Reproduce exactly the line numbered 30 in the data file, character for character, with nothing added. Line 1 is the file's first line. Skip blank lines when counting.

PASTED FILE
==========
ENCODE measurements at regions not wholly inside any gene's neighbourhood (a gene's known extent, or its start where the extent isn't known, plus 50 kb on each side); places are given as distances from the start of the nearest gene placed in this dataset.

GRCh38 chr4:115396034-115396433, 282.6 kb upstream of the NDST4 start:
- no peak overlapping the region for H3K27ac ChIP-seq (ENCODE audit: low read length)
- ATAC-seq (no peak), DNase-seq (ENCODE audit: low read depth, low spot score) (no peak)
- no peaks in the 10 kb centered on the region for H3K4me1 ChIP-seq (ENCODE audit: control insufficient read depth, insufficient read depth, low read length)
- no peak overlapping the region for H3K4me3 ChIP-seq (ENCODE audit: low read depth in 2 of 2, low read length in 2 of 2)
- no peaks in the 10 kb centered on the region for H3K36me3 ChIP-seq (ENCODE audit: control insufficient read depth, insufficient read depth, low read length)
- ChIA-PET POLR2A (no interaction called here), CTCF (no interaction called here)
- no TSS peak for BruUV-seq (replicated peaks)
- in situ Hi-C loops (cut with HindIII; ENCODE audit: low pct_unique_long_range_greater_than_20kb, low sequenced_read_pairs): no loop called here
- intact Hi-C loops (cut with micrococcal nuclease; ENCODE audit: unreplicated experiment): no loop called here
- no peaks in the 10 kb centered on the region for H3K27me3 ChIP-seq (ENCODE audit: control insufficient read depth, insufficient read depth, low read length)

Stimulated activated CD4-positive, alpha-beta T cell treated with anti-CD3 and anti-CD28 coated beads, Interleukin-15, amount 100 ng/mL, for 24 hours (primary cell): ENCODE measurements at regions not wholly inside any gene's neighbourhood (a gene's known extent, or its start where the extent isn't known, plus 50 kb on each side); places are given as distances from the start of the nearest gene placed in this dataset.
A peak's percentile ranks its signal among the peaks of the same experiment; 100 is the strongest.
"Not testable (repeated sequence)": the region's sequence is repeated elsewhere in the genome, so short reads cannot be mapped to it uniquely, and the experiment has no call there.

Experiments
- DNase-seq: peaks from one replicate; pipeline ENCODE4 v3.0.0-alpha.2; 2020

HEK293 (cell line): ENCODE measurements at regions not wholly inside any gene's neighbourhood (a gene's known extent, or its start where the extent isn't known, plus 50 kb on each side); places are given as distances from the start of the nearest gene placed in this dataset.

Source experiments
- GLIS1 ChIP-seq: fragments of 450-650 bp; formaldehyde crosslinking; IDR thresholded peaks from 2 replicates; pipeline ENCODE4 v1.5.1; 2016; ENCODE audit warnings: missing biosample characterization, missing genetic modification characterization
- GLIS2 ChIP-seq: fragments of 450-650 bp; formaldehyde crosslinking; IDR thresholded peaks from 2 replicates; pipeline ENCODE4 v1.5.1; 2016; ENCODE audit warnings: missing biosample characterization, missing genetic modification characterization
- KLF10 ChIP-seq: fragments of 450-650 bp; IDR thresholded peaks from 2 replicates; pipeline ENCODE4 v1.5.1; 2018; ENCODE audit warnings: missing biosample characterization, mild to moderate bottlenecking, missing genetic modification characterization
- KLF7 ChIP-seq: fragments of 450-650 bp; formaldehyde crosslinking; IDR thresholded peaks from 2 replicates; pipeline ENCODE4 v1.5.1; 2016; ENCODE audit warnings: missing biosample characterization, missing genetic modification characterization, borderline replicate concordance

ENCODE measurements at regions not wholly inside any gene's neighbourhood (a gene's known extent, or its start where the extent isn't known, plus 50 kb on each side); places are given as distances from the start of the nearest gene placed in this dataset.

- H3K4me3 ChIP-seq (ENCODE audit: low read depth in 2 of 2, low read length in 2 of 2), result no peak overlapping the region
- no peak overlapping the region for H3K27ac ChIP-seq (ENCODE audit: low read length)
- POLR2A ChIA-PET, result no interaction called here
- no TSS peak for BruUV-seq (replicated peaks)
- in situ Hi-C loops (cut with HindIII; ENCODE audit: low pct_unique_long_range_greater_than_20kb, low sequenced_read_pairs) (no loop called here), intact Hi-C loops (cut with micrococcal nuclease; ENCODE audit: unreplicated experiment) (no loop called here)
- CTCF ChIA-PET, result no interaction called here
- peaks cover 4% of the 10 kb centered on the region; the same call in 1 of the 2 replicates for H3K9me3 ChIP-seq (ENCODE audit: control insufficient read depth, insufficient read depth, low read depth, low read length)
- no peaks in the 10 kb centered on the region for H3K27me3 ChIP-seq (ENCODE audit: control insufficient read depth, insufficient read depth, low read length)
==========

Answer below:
- CTCF ChIA-PET, result no interaction called here